Peru: Indigenous uprising deepens

May 9, 2009

An uprising by the Amazonian indigenous people of Peru continues to grow and get more radical in the face of government inaction.

Beginning on April 9, indigenous people blocked roads and river ways and took over airports and company installations across Peru's Amazonian region to protest against laws implemented by the government of President Alan Garcia.

The Interethnic Association of Development of the Peruvian Jungle (AIDESEP) is leading the uprising. It said the laws opened up Peru's natural resources to greater looting by foreign transnationals, as well as attacking indigenous land rights and community organising.

The Free Trade Agreement signed between Peru and the US is also opposed by the indigenous people.

AIDESEP unites more than 1350 communities from 60 different indigenous groups across the Peruvian Amazon.

An April 20 meeting between indigenous representatives and the government ended with an agreement to set up a dialogue roundtable. However, Prime Minister Yehude Simon has failed to comply with the promise, causing further protests.

A May 4 DERF article reported that more than 3000 indigenous people were on the verge of taking over station six of Petroperu in Imaza, which protesters had surrounded for days.

Production was already seriously affected and protestors threatened to enter the gasfields and shut off the valves if Congress did not cede to their demands.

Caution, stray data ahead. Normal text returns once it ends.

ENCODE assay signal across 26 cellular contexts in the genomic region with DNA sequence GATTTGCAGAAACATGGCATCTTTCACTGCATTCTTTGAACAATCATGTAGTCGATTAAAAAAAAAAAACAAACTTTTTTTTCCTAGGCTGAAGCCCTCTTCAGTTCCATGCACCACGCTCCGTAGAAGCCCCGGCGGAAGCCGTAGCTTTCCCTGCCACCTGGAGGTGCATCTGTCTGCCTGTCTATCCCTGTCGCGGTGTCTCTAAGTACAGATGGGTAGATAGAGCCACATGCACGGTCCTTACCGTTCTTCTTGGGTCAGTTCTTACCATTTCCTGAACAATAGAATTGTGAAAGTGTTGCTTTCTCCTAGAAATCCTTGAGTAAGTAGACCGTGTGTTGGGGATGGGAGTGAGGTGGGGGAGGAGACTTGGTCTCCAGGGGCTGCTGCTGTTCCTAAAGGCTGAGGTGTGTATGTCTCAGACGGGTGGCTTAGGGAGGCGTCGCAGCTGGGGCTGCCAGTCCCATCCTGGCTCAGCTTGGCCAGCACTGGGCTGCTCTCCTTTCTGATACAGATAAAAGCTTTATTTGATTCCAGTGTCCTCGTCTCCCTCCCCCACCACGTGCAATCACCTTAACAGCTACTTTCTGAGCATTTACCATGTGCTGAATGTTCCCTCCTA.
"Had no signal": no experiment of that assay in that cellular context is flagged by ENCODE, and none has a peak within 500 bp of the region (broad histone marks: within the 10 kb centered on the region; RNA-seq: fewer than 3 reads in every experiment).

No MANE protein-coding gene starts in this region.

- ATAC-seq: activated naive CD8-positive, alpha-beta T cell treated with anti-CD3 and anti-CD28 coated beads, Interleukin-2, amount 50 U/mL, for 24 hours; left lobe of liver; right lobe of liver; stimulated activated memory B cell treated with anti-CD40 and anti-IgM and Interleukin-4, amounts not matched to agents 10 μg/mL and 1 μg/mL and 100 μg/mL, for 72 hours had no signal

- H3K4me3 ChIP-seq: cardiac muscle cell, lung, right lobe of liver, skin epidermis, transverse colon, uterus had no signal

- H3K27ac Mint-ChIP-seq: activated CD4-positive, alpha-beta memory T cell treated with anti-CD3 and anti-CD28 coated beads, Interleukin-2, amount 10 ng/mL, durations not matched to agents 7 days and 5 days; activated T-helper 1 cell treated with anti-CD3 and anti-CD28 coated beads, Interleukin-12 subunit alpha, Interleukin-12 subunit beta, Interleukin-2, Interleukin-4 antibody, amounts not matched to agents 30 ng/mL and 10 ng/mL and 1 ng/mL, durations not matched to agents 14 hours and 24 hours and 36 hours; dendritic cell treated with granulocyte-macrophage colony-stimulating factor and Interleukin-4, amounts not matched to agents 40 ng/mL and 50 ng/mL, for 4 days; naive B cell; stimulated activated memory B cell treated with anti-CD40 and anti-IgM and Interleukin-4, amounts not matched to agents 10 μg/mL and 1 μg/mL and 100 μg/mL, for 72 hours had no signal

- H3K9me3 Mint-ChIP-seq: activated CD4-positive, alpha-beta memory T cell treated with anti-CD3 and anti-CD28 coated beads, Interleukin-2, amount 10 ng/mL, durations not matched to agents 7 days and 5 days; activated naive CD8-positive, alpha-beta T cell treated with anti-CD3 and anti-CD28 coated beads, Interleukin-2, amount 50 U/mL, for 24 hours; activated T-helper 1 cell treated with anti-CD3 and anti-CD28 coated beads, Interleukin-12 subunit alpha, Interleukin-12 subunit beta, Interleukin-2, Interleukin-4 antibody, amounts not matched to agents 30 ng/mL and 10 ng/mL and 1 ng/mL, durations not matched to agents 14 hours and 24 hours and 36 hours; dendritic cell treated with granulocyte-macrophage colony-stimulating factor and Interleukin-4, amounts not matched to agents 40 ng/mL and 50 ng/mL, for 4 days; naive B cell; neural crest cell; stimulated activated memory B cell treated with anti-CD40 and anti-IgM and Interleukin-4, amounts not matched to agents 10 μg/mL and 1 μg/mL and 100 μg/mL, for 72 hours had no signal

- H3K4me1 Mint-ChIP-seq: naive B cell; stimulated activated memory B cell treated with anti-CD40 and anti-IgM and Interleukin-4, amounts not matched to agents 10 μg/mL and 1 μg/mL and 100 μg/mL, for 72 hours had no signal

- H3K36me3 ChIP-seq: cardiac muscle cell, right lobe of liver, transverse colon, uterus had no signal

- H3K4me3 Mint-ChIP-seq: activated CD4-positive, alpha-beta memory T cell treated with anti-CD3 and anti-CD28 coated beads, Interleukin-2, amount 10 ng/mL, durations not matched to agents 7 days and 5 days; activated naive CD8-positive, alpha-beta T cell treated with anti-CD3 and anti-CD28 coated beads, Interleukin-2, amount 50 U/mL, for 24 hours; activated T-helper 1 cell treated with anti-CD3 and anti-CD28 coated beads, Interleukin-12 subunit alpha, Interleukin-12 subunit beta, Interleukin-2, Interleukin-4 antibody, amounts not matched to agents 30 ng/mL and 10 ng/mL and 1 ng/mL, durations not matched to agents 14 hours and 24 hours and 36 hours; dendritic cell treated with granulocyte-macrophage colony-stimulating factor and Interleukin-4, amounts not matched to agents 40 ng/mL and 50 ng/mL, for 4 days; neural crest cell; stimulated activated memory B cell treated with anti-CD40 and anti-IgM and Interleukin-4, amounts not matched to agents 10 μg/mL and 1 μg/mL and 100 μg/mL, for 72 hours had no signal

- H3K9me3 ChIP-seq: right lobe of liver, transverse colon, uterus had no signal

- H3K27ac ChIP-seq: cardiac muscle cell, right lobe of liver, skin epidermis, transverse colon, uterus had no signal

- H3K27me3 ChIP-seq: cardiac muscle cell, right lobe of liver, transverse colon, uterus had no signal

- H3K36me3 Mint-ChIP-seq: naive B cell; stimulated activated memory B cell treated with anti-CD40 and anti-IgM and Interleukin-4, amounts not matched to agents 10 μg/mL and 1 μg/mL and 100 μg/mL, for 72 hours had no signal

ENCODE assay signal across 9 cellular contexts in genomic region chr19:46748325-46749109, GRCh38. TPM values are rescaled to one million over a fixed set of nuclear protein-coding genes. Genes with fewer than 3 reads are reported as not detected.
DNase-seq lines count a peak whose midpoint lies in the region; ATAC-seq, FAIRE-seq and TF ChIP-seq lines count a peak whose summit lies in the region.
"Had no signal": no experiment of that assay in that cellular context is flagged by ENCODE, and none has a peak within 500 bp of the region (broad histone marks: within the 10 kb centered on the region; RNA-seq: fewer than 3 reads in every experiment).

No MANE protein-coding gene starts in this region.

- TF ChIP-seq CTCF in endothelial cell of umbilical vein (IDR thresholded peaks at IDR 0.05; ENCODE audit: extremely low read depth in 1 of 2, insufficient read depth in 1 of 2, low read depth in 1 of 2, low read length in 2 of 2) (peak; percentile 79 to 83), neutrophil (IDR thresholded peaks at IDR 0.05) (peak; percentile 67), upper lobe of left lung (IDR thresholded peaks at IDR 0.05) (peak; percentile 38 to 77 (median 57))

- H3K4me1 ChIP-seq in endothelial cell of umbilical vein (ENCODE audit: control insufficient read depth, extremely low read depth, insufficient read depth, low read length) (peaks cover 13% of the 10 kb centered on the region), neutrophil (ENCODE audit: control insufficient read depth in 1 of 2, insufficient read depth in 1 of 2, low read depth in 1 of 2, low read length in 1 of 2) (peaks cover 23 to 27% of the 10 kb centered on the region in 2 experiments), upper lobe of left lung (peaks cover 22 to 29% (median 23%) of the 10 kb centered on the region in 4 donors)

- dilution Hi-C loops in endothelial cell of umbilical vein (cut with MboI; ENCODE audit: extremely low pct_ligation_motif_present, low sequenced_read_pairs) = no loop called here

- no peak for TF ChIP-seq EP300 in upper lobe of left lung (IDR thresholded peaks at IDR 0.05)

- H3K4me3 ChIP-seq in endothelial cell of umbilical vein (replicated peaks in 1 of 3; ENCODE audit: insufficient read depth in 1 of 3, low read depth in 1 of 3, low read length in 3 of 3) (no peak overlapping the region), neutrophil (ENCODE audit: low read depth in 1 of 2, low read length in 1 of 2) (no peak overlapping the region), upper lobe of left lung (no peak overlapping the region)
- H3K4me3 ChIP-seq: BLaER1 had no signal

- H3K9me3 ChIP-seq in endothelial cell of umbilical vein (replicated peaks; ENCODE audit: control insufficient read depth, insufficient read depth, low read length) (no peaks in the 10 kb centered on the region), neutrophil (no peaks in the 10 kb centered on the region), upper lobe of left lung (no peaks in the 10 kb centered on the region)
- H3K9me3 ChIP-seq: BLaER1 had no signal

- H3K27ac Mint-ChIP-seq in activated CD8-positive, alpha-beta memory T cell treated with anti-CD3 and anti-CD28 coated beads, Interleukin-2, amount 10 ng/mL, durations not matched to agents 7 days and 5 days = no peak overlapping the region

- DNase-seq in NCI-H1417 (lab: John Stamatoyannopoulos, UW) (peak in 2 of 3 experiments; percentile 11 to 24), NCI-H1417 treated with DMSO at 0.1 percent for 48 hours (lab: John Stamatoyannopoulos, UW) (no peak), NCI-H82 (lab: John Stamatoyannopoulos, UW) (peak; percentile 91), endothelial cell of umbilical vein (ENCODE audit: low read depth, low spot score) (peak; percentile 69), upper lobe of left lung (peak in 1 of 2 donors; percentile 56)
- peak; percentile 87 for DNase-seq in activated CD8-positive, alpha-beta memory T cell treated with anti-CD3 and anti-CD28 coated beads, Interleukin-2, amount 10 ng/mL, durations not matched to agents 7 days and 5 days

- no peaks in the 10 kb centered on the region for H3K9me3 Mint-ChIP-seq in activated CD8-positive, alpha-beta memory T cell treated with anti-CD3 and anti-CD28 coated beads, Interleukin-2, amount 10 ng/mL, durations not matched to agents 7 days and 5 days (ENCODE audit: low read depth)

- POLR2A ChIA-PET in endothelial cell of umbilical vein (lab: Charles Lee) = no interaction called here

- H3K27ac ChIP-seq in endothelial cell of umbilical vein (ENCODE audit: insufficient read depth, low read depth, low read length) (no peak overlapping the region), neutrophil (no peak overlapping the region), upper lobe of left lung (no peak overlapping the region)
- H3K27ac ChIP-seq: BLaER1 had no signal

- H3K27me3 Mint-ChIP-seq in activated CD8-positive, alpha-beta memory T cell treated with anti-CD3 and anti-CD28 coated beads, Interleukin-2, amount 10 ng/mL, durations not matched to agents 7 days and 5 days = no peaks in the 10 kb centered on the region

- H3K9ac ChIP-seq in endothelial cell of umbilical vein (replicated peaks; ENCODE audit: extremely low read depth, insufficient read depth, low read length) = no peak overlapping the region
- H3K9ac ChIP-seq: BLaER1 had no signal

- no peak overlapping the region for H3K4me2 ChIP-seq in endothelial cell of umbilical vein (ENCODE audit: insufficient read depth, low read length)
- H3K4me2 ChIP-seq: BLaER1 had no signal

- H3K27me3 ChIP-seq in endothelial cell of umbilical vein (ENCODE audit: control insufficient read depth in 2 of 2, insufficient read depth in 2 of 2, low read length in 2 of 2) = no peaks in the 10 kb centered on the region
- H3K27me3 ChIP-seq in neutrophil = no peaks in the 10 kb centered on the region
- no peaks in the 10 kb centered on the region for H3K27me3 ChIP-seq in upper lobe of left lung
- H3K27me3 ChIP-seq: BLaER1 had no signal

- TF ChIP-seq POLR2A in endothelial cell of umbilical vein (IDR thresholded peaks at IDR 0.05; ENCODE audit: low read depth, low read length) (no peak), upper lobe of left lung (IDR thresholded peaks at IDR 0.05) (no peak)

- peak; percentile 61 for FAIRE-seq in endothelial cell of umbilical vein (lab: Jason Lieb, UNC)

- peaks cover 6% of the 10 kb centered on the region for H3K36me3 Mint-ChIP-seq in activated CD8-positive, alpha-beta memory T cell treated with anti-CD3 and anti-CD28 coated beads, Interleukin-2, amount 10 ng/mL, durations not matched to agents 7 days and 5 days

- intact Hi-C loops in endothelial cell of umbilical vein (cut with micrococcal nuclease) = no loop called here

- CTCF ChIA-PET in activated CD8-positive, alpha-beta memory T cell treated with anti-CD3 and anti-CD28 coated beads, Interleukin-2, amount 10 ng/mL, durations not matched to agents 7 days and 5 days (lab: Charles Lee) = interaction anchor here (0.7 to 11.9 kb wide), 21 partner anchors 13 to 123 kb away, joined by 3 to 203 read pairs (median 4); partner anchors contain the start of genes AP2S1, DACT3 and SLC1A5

AIDESEP said members of the Awajun and Wampis communities had already taken over station five and were planning to take over station four, both located in Imaza.

"Meanwhile, the province of Atalaya, region Ucayali, has been converted into a city besieged by 2,500 native ashaninkas and yines, who for a week have had the local airport under their control in support of the indigenous strike", DERF said.

Teresita Antazu Lopez, a representative of the Union of Ashaninkas and Yaneshas Nationalities (UNAY), said from May 4, communities in the central jungle region would also join the struggle.

The agreement "was adopted in a meeting with the organisation Apatyawaka Nampitsi Asháninka Pichis (ANAP), the mothers of The Glass of Milk, and the farmers in the Pachitea – Palcazo zone, in the regions of Pasco, Huanuco and Junin".

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